Newark resident Pat Barbely said there was no place for sexually graphic books in school libraries. She said the argument that readers could potentially identify with the characters in the books wasn’t a valid one.

“This is a misery loves company concept. This does not justify making the books available…” she said. “What if it leads a student to think being sodomized is normal because it’s happened in the books they’ve read in the school libraries?”

Kate McCloskey said restricting access in school libraries wasn’t banning books, as they would still be available for purchase in stores and on websites. She said she’d like to see a restricted section that parents had to give their children permission to enter.

Richard Addis said taxpayers should have the right to challenge books.

“When you tell us we as taxpayers should not have a voice is the highest form of censorship. That is taxation without representation,” he said.

Snow Hill High School sophomore Ellie Zollinger asked the board to think of students as they made their decision.

“Books are not the issue here,” she said. “The issue here is with the people who do not want these books to exist. Students are not being made unsafe by books, students are being made unsafe by bigots.”

Buckingham Elementary School parent Emily Vocke said books were a critical part of a child’s growth. She said she was sick of people trying to destroy the fabric of the local educational system. She said that in the wake of the book complaints voiced at the last school board meeting a group called Worcester United had been formed to support local schools.

“We have been the quiet majority for too long,” she said. “This is just the beginning in making sure our public schools remain a safe space for every child.”

Bishopville parent Kate Hulme questioned whether those complaining about certain books had read them. She added that the books in question were in high school libraries and were recommended for readers 16-plus, which is the age of most high school students.

“Our librarians have spent their lives educating themselves on what is age appropriate to represent our current student bodies,” she said. “I ask you to keep the policy as it stands.”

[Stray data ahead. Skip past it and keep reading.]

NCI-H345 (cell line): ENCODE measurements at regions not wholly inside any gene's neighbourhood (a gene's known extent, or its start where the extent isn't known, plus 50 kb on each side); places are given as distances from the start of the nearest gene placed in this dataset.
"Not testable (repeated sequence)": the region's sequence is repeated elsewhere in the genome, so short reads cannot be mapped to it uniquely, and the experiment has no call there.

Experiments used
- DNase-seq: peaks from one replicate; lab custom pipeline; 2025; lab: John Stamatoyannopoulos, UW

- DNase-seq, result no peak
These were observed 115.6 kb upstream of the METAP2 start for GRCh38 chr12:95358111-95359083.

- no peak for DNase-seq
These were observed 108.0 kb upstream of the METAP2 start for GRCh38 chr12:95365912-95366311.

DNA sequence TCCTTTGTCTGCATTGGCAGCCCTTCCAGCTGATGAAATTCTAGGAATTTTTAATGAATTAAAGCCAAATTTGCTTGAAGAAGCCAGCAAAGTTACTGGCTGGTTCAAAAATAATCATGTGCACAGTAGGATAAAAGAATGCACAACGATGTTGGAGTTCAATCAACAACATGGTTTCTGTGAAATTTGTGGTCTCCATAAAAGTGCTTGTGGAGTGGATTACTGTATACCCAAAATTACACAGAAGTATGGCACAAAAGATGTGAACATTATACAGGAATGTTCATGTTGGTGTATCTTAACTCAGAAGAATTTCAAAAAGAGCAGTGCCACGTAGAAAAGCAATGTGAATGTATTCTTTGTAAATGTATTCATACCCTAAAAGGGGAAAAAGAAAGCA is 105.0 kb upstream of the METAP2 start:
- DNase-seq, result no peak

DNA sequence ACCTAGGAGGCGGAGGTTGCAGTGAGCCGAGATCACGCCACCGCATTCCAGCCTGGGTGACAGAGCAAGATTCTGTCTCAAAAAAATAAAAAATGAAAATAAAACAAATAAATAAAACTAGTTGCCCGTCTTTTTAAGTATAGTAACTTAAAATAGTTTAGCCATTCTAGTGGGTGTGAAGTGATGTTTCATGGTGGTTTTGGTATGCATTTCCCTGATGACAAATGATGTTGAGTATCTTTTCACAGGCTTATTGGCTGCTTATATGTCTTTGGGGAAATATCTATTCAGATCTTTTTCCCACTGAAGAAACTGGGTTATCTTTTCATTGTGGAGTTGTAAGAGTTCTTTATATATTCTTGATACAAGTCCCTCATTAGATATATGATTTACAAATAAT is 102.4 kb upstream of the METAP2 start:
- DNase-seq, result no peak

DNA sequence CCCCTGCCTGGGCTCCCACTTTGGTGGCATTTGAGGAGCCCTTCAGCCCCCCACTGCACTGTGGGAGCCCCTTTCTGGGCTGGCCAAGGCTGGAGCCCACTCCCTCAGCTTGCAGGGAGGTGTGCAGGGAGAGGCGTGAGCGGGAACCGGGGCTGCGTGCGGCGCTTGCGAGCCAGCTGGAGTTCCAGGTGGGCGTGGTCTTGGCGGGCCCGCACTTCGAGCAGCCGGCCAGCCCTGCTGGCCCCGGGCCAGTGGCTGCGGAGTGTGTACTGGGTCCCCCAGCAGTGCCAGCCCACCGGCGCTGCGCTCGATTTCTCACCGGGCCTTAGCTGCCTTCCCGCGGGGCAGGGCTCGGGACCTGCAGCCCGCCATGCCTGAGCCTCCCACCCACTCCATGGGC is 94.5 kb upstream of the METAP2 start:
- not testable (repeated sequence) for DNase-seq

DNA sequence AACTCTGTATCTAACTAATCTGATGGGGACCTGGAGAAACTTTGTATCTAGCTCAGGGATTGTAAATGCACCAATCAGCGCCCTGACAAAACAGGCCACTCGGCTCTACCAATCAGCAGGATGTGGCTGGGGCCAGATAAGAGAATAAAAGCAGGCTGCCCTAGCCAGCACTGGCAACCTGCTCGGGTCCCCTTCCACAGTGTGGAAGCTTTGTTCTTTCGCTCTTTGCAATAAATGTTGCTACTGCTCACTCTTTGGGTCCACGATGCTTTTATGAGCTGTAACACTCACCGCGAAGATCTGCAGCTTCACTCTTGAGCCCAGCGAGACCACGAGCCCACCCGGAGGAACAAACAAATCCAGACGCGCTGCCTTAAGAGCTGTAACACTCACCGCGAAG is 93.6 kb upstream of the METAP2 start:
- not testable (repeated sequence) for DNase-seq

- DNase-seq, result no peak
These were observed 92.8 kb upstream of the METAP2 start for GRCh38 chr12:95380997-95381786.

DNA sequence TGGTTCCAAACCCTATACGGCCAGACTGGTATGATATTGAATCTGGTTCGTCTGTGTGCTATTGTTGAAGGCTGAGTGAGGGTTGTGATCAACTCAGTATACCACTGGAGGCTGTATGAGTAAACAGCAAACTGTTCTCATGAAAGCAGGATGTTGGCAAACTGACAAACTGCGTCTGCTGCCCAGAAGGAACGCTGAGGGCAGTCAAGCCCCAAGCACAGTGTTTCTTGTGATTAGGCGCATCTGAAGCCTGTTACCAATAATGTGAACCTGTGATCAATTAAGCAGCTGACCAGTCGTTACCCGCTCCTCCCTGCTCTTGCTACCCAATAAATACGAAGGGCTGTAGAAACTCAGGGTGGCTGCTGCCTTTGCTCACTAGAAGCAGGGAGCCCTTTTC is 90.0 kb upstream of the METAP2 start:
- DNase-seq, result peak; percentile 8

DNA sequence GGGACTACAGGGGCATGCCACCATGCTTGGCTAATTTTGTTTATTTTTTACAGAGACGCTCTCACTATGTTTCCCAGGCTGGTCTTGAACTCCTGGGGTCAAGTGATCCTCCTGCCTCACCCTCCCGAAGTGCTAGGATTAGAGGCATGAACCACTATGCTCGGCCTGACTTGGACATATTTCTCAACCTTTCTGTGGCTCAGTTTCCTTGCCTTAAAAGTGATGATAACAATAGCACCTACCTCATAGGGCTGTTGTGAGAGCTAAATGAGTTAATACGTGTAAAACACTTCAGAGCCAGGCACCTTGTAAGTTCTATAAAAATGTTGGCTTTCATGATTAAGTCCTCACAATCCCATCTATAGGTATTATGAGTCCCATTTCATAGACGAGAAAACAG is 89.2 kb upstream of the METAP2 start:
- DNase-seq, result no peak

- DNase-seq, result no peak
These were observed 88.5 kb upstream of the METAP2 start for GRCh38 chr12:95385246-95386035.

Following public comments, Coordinator of Instruction Jennifer Sills and Stephen Decatur High School Library Media Specialist Brittany Tignor reviewed Worcester County Public Schools’ existing library procedures. They said the policies were available online for the public to see and had been developed with industry best practices.

Sills expressed concern with allowing taxpayers to initiate formal book complaints, a multi-step process that involves research by staff and creation of a committee to study the book.

“Our current procedure allows school patrons to request a review, it gives those directly involved in the educational process a say,” Sills said. “I’m concerned if we extend this to any resident we’re going to set a precedent that could lead to a disproportionate influence by a minority and not necessarily reflect the values of our student and parent community which is who we should be serving the most.”

She added that as far as a restricted section, creation of such a section would likely be in direct contradiction to best practices from organizations like the American Association of School Librarians. She and Tignor said they were both parents and rather than restrict books felt that parents should be having conversations with their children about what they were reading and what was appropriate in terms of their family values.